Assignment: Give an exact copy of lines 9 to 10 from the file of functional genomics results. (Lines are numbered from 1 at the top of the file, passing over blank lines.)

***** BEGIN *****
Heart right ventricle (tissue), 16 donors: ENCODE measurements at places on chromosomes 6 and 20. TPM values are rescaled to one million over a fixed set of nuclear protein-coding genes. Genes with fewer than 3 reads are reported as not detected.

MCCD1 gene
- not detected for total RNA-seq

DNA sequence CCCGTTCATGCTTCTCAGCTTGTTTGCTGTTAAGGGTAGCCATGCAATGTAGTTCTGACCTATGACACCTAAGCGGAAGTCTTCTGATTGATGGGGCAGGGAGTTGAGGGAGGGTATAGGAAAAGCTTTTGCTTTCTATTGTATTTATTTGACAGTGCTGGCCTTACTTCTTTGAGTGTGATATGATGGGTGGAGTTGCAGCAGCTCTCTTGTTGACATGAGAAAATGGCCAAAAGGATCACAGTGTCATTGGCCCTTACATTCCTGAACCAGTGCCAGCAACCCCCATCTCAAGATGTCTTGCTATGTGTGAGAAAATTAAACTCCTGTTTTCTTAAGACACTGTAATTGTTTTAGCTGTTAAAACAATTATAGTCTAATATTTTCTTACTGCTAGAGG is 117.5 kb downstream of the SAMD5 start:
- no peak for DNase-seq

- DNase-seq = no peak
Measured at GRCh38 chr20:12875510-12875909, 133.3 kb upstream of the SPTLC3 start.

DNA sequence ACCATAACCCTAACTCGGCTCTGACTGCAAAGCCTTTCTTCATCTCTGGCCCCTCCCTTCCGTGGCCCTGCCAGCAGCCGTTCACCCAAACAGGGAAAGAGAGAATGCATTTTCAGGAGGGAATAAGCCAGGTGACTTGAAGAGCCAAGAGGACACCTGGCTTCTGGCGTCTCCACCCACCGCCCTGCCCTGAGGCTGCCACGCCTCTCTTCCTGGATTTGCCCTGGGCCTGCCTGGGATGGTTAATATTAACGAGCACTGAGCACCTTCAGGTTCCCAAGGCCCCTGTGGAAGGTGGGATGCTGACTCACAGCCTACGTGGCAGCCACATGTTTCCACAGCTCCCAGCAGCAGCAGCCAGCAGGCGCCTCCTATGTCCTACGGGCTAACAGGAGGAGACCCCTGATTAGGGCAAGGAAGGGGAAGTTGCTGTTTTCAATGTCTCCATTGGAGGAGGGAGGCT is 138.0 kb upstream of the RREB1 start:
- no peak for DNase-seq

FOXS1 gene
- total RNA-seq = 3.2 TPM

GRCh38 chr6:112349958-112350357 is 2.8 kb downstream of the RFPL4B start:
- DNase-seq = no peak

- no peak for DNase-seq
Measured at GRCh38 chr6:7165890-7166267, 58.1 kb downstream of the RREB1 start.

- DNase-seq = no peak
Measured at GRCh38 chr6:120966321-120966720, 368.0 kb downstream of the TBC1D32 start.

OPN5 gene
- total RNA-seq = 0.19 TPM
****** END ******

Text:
- no peak for DNase-seq

FOXS1 gene